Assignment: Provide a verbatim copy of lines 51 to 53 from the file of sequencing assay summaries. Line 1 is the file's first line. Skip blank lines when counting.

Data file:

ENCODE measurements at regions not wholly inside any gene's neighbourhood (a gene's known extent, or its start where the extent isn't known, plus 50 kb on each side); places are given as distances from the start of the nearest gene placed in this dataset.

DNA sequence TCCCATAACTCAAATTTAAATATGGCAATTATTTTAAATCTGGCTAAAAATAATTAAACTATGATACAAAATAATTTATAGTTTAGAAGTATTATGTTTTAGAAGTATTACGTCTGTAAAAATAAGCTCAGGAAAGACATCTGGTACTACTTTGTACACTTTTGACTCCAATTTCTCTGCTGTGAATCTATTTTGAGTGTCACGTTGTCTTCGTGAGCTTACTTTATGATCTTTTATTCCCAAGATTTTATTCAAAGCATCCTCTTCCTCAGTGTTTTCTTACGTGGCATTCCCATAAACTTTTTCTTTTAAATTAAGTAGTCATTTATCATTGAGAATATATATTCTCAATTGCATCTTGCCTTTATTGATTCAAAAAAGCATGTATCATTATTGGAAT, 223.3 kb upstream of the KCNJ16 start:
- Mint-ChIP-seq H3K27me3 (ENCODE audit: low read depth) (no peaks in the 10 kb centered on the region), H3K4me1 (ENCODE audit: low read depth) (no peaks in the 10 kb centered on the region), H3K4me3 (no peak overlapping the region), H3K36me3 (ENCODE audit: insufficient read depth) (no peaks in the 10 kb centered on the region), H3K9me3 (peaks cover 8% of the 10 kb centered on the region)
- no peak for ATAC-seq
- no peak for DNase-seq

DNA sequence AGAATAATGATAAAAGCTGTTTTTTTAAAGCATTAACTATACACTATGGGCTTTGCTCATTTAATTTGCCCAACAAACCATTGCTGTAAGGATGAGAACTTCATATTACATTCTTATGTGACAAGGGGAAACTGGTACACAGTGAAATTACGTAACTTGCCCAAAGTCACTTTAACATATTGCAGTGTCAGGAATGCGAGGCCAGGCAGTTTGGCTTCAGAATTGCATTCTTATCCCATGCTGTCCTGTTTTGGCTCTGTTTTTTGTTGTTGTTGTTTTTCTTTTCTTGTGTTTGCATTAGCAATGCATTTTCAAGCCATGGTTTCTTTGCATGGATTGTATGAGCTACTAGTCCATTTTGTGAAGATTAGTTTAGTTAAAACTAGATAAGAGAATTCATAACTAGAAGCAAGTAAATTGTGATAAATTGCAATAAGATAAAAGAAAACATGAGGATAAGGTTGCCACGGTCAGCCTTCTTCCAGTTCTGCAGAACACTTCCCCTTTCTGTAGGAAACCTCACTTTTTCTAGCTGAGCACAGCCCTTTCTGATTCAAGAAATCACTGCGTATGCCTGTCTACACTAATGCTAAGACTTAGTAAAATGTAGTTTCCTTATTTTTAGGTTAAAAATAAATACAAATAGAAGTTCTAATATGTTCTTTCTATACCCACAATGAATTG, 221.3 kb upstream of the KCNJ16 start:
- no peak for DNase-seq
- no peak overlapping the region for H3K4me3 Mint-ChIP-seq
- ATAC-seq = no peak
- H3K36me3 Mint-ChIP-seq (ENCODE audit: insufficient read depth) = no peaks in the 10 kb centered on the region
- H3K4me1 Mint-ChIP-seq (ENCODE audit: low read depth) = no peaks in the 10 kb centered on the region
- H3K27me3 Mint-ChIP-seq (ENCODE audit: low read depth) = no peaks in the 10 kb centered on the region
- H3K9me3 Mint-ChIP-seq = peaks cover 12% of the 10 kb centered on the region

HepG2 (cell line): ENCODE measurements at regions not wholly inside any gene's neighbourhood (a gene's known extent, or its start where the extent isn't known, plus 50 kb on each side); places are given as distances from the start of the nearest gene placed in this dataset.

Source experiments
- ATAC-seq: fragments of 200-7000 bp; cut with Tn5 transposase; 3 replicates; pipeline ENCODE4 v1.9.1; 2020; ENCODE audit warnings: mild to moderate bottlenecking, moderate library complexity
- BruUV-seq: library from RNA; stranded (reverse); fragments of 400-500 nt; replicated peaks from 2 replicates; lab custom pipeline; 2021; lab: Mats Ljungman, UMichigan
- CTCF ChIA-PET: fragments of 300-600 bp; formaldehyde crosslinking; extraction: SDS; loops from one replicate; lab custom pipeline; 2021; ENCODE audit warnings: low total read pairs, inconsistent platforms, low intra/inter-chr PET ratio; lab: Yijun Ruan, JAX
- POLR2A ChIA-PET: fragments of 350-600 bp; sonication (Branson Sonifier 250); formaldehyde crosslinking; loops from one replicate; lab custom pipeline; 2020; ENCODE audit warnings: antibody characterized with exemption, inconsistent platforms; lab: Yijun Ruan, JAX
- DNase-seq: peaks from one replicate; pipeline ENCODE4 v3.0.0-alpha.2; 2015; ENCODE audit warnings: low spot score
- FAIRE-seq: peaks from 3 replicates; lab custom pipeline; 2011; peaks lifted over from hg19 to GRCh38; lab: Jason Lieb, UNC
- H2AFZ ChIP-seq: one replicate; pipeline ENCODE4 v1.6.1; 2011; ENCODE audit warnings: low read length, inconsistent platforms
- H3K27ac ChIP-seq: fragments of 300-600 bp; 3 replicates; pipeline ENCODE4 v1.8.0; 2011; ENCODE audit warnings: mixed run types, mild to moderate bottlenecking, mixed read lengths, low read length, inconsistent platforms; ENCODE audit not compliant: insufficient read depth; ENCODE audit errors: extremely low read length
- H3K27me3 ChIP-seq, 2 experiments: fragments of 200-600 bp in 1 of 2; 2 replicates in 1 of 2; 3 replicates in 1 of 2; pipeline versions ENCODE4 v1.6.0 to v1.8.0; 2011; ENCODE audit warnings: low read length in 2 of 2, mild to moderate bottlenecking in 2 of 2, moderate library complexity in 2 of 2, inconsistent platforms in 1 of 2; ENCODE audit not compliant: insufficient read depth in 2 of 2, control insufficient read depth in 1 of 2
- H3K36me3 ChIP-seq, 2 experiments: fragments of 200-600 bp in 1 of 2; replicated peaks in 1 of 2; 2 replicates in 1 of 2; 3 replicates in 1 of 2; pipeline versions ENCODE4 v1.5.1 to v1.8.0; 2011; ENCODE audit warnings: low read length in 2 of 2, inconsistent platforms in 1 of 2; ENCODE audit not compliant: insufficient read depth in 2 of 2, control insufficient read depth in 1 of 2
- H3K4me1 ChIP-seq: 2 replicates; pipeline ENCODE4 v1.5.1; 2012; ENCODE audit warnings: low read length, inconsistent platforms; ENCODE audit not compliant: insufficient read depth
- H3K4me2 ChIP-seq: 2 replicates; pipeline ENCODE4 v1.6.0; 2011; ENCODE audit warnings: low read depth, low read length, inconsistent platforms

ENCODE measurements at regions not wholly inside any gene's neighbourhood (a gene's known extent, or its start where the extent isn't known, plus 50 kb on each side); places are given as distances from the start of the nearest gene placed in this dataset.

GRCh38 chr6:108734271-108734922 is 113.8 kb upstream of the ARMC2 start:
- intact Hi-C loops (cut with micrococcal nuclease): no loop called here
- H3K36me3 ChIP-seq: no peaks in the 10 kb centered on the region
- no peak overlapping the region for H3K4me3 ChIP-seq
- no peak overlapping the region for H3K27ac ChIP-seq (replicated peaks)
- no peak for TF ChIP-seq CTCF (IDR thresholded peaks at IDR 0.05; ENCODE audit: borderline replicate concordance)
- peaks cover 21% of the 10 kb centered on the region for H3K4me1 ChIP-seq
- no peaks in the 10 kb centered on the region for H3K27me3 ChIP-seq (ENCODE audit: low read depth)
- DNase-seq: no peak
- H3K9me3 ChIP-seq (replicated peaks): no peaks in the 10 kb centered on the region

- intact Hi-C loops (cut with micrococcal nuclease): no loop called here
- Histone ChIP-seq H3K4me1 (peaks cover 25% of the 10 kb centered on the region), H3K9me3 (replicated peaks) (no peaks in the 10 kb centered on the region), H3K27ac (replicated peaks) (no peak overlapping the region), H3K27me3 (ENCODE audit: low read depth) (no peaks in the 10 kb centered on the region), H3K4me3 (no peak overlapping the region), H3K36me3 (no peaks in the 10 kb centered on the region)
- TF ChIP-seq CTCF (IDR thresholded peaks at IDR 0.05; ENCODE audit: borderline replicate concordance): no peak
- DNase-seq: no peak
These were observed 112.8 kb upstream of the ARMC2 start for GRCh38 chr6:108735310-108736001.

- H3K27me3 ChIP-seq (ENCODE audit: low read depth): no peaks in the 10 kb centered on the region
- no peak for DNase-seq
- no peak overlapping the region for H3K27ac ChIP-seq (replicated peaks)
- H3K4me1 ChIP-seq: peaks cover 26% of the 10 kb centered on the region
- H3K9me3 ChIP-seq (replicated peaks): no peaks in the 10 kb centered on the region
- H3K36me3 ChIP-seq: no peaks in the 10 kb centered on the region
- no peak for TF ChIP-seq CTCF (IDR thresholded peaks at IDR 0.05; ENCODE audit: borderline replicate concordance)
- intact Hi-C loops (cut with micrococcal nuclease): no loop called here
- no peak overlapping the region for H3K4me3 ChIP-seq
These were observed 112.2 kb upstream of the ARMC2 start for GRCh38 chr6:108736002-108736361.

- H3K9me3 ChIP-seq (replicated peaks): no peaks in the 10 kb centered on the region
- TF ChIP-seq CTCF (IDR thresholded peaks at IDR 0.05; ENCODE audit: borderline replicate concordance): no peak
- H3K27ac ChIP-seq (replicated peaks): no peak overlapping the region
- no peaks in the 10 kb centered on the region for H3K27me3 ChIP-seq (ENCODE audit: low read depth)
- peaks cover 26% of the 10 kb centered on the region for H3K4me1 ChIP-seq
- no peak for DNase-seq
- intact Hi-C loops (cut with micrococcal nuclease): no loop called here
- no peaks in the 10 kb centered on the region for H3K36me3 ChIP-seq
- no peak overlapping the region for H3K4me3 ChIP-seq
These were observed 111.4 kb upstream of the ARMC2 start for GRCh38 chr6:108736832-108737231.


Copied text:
- intact Hi-C loops (cut with micrococcal nuclease): no loop called here
- no peak overlapping the region for H3K4me3 ChIP-seq
These were observed 112.2 kb upstream of the ARMC2 start for GRCh38 chr6:108736002-108736361.